My four kids are between the ages of 7 and 15, making them prime targets for marketers of everything from food and drinks to video games and clothes. But knowing how my kids spend their free time, marketers have a few hurdles to overcome to reach them. (Please note: This was a purely unscientific study, and results may vary from house to house).
Unlike the seeming majority of their peers, the Auld kids aren’t spending their time on social media. They’re more focused on:
- Video Games. OK, so in this respect, they’re not alone. According to the Entertainment Software Association (ESA), 63% of U.S. households have one person who plays video games regularly and 48% own a dedicated console. PricewaterhouseCoopers reports that 97% play video games for an average of one hour per day. That’s us! Two games rule in our house. The first is the Nintendo WiiU and anything related to Mario (even though ESA says the most popular games are sports-related). The younger one will play until the controller’s battery dies, then it’s onto the second console. What rules here is a free online multiplayer game called Roblox. Roblox does feature ads—attention, marketers!—usually during game startup, and there isn’t a great variety of brands. Annabelle, the 15 year old, said the ads are usually for other games or products like Lunchables (no surprise there).
- Fan Websites. Two of my kids are into anime and spend time on fan sites of whatever show they’re binging on at the time. Most of the ads on the anime websites are usually for other anime (also, no surprise), so fan sites can be a good marketing tool for a brand that’s already a favorite of a target group.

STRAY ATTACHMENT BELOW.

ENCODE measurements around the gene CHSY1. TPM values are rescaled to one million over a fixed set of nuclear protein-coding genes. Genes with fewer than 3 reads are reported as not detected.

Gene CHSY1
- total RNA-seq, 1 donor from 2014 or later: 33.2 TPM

- Streaming. While recent studies by Nielsen showed that 95% of children between the ages of 2 and 17 still watch television—and they spend less time watching as they get older—it’s how they’re watching it that’s important. In our house, we have access to both Amazon Prime and Netflix, and the kids use them almost exclusively. When the kids want to watch something, those services bring them right into the show or movie. If they’re watching on YouTube, the kids skip the commercial after the five seconds required. If they’re unable to skip, they back out of the page, then reload until they get a five-second countdown. Traditional television viewing around here is reserved for dinosaurs like me (any interest?).
- Books. I have three kids who read for pleasure. Two like the traditional books, and the other likes Japanese manga (translated, of course). Nielsen found that 45% of teens still read books, so we’re ahead of the curve on this one. Good news for us, not so perhaps for marketers.
Those are the challenges for just my kids. That’s not taking into account the kids who enjoy running around outdoors or playing sports. On the other hand, there are kids who live on social media that are being connected with the marketers just fine. Personally, I think it’s rather amazing that a GenXer like myself whose childhood was bombarded with marketing is raising kids who have figured out a way to escape it.